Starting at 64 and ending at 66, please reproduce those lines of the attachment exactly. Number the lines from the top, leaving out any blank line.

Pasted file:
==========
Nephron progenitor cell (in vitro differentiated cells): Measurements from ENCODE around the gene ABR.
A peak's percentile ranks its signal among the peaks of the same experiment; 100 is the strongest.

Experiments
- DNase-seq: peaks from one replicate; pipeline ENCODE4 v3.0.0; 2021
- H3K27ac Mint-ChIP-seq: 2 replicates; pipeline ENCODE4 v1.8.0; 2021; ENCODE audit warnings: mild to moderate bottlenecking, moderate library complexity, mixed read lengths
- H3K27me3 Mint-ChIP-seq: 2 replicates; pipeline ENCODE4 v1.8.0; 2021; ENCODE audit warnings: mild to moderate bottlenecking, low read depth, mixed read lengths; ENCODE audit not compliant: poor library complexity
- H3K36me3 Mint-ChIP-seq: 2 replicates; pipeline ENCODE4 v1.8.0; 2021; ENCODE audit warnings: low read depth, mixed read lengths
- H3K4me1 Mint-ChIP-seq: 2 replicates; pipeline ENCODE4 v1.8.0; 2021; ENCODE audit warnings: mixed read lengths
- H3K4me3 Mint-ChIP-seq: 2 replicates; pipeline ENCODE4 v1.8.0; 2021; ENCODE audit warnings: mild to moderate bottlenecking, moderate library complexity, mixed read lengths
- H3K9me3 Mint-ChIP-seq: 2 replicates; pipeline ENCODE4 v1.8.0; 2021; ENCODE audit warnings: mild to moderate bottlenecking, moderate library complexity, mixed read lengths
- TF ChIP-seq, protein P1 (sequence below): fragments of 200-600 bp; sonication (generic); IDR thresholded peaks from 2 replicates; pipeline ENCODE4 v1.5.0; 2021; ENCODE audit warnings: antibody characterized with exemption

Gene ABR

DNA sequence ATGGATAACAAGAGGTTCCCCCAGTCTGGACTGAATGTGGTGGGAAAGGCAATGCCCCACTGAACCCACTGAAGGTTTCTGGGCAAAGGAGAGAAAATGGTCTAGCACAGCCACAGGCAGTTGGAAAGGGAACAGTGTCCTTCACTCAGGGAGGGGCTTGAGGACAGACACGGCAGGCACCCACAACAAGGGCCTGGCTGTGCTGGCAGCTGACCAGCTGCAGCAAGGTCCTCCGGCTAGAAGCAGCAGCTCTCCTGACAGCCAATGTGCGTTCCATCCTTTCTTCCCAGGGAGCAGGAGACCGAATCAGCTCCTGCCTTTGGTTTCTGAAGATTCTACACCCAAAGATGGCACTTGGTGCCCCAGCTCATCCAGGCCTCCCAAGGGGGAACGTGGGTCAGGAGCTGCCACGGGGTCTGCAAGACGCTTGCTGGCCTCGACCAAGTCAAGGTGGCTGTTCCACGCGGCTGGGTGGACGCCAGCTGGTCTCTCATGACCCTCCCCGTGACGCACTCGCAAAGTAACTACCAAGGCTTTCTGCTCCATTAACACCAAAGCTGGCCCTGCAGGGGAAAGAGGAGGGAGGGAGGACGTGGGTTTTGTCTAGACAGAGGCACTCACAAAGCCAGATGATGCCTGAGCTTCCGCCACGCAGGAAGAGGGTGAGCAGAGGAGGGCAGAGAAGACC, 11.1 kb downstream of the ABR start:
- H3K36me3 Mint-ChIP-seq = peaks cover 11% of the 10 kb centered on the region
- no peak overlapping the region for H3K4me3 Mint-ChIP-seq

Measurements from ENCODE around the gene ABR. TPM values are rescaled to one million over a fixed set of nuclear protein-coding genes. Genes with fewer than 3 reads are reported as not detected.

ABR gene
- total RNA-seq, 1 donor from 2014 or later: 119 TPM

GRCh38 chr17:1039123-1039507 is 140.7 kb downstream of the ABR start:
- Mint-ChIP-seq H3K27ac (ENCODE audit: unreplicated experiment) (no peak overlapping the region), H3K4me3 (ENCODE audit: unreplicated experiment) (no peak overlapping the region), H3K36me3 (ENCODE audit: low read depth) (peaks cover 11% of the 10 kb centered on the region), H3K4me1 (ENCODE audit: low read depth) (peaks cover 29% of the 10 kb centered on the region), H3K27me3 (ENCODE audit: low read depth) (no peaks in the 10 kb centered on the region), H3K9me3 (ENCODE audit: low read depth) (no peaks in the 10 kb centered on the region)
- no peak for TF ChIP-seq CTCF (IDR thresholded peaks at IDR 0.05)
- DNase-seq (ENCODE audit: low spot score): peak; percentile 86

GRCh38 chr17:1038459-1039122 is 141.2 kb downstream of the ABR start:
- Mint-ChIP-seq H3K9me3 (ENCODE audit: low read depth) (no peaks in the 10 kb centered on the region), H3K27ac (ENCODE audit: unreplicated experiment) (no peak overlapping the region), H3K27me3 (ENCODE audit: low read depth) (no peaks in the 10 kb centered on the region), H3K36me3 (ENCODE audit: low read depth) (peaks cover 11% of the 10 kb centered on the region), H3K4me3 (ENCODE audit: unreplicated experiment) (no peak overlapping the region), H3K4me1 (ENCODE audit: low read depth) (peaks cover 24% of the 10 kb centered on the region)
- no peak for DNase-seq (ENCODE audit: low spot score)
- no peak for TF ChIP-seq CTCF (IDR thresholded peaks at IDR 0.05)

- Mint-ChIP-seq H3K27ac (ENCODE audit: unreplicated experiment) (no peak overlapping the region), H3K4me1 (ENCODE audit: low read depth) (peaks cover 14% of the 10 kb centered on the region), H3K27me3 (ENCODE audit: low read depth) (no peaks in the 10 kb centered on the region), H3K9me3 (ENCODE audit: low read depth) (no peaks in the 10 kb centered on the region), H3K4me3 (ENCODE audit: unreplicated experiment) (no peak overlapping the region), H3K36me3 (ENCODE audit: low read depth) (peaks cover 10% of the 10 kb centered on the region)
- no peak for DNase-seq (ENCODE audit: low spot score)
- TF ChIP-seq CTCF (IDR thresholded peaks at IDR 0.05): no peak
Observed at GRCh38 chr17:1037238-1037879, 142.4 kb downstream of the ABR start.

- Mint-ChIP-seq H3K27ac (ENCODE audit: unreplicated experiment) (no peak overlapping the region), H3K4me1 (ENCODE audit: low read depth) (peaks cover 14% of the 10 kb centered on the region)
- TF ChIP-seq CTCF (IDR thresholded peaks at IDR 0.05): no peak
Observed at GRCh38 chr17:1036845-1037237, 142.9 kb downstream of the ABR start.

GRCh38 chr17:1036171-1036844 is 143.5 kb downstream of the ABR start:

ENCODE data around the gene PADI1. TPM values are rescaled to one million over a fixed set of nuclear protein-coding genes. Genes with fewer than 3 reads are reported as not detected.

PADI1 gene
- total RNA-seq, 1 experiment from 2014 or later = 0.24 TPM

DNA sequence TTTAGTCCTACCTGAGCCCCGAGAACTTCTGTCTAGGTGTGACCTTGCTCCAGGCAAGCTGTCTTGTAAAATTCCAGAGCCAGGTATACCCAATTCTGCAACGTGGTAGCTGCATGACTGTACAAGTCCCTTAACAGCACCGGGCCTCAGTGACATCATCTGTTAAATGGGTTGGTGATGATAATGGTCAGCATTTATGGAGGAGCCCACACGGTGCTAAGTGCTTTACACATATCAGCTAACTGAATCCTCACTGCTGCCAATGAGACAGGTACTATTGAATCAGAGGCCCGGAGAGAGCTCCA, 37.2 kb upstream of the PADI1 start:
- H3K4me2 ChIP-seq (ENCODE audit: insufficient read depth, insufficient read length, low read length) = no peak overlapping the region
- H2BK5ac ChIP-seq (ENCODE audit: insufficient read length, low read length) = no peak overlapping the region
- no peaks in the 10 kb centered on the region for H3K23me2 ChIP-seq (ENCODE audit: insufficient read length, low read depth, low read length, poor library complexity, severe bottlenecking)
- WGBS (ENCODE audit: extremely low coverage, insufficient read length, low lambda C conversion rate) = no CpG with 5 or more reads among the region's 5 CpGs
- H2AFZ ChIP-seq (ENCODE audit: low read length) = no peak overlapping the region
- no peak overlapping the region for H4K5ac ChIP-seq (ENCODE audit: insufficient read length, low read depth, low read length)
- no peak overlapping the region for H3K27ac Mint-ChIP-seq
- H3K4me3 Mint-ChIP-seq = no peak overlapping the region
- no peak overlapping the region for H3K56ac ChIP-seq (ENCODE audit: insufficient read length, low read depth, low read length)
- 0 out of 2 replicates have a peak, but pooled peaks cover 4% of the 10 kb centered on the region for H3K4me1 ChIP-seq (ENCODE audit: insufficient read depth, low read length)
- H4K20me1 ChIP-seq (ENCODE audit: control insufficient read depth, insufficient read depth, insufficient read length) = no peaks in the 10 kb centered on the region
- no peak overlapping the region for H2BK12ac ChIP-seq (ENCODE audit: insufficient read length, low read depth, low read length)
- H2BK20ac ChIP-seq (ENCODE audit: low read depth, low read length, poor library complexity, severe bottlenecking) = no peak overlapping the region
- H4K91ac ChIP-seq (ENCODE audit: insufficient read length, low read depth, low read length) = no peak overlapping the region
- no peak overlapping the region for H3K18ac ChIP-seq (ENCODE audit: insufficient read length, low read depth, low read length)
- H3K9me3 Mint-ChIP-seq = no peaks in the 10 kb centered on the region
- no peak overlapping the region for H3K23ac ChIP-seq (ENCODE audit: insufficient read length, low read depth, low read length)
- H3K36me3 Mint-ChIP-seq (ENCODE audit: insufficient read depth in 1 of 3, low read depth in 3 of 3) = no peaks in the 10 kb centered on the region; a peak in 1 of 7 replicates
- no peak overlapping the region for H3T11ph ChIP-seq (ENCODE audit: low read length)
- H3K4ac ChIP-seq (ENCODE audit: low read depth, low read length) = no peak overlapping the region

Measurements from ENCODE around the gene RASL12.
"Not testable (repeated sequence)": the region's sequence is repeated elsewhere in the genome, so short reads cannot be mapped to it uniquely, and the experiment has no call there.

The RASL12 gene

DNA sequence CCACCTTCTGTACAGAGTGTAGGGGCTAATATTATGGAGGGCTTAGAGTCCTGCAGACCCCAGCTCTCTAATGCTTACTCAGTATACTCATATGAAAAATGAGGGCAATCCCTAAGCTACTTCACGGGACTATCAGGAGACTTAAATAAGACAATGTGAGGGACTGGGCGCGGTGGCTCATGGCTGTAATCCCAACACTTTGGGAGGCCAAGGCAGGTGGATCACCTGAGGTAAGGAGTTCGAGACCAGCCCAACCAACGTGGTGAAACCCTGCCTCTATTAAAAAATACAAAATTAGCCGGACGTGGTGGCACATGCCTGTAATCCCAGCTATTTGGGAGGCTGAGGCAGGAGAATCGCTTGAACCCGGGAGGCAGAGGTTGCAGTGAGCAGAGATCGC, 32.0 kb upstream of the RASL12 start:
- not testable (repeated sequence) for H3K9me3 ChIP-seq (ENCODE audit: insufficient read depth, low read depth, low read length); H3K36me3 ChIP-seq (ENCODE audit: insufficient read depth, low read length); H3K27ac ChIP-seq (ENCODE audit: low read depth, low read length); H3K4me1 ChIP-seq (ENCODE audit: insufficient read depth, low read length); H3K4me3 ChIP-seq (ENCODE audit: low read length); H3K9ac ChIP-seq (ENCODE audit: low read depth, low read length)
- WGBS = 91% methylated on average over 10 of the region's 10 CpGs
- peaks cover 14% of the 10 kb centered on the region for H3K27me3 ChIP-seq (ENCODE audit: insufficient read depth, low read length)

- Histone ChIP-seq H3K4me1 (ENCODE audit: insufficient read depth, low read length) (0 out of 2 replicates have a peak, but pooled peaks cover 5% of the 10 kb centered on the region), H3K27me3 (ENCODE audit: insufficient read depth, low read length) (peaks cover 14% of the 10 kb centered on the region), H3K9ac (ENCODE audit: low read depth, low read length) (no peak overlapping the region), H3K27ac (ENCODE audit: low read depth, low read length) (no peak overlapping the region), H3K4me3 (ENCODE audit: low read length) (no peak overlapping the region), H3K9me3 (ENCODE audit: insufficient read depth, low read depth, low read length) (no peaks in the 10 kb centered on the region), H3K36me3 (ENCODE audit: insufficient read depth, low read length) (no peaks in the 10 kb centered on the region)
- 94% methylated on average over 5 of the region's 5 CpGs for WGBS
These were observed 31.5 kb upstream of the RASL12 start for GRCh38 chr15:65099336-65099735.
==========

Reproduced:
- WGBS = 91% methylated on average over 10 of the region's 10 CpGs
- peaks cover 14% of the 10 kb centered on the region for H3K27me3 ChIP-seq (ENCODE audit: insufficient read depth, low read length)

- Histone ChIP-seq H3K4me1 (ENCODE audit: insufficient read depth, low read length) (0 out of 2 replicates have a peak, but pooled peaks cover 5% of the 10 kb centered on the region), H3K27me3 (ENCODE audit: insufficient read depth, low read length) (peaks cover 14% of the 10 kb centered on the region), H3K9ac (ENCODE audit: low read depth, low read length) (no peak overlapping the region), H3K27ac (ENCODE audit: low read depth, low read length) (no peak overlapping the region), H3K4me3 (ENCODE audit: low read length) (no peak overlapping the region), H3K9me3 (ENCODE audit: insufficient read depth, low read depth, low read length) (no peaks in the 10 kb centered on the region), H3K36me3 (ENCODE audit: insufficient read depth, low read length) (no peaks in the 10 kb centered on the region)